Is your heart impacting your hearing?
Hearing News • April, 15 2018
“The inner ear is so sensitive to blood flow that it is possible that abnormalities in the cardiovascular system could be noted here earlier than in other less sensitive parts of the body.”
David R. Friedland, MD, PhD
Heart and circulatory disease causes more than a quarter (26 per cent) of all deaths in the UK; that’s nearly 160,000 deaths each year – an average of 435 people each day or one death every three minutes. There are around 7 million people living with heart and circulatory disease in the UK: 3.5 million men and 3.5 million women.
Cardiovascular disease presents a variety of different complications including high blood pressure, arrhythmia, stroke and heart attack. Recently a growing body of research is also linking hearing loss and heart disease. A study conducted by Harvard University cited a staggering relation between heart disease and hearing loss finding “hearing loss occurred 54% more often in people with heart disease then in the general population.” Hearing loss is one of the most common physical ailments for the general public, third only to heart disease and arthritis respectively.
So what is the heart-hearing link?
Cardiovascular disease is a disease of the heart and blood vessels. Many of the problems surrounding heart disease are a direct result of a condition called atherosclerosis in which plaque builds up on the arteries, narrowing the arterial path, making it harder for blood to flow through the veins, arteries and ultimately bodily organs. The inner ear is extremely sensitive to blood flow.
If blood flow is inadequate, interrupted or the vessels suffer a trauma, the result can be damage to the inner ear nerves, negatively impacting a person’s ability to hear. In fact, the nerves in the inner ear as so fragile that Harvard researches believe they may be the first organ affected by cardiovascular disease. In essence, hearing loss may be one of the earliest indicators of heart disease.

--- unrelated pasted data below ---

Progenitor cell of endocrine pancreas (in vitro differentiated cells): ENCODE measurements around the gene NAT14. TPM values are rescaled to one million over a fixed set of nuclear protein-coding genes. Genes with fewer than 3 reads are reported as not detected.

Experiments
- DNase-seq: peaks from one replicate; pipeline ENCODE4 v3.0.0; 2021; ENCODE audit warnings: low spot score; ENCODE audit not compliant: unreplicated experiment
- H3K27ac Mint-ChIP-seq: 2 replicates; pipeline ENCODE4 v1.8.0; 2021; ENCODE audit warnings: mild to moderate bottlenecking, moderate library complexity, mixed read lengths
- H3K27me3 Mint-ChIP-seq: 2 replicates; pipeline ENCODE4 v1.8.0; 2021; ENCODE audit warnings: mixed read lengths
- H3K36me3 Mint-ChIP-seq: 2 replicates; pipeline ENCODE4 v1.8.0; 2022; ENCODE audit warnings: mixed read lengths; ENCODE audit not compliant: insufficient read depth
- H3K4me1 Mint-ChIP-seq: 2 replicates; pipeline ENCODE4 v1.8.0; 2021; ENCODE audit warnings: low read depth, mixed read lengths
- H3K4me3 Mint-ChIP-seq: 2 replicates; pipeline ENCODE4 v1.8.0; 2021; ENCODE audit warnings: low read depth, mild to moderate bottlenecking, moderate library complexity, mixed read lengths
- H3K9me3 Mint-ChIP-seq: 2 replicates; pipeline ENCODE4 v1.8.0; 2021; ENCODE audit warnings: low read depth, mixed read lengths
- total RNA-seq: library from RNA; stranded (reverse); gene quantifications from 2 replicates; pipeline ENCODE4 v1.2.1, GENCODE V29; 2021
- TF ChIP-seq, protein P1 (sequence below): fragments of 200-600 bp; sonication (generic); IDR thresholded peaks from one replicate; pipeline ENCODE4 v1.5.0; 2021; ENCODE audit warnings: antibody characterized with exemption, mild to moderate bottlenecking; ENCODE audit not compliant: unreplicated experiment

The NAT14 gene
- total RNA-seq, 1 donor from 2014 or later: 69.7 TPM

Inner ear extremely sensitive to blood flow.
Hearing loss may be first indicator of heart disease.
Incorporate hearing checks into your routine medical exams.
A leading researcher in the area of the heart-hearing link is David R. Friedland, MD, PhD, Professor and Vice-Chair of Otolaryngology and Communication Sciences at the Medical College of Wisconsin in Milwaukee. He has been studying the relationship for years and says “The inner ear is so sensitive to blood flow that it is possible that abnormalities in the cardiovascular system could be noted here earlier than in other less sensitive parts of the body.”
Subsequently, a healthy cardiovascular system can have a positive impact on hearing. It’s important to adopt a lifestyle that supports both a healthy heart and healthy hearing. The British Heart Association suggest the following to a healthier life: get active, reduce stress, eat healthy, lose weight, quit smoking, get adequate sleep, watch your cholesterol, manage blood pressure, and reduce your blood sugar and risk for diabetes. Also, incorporate hearing checks into your routine medical exams.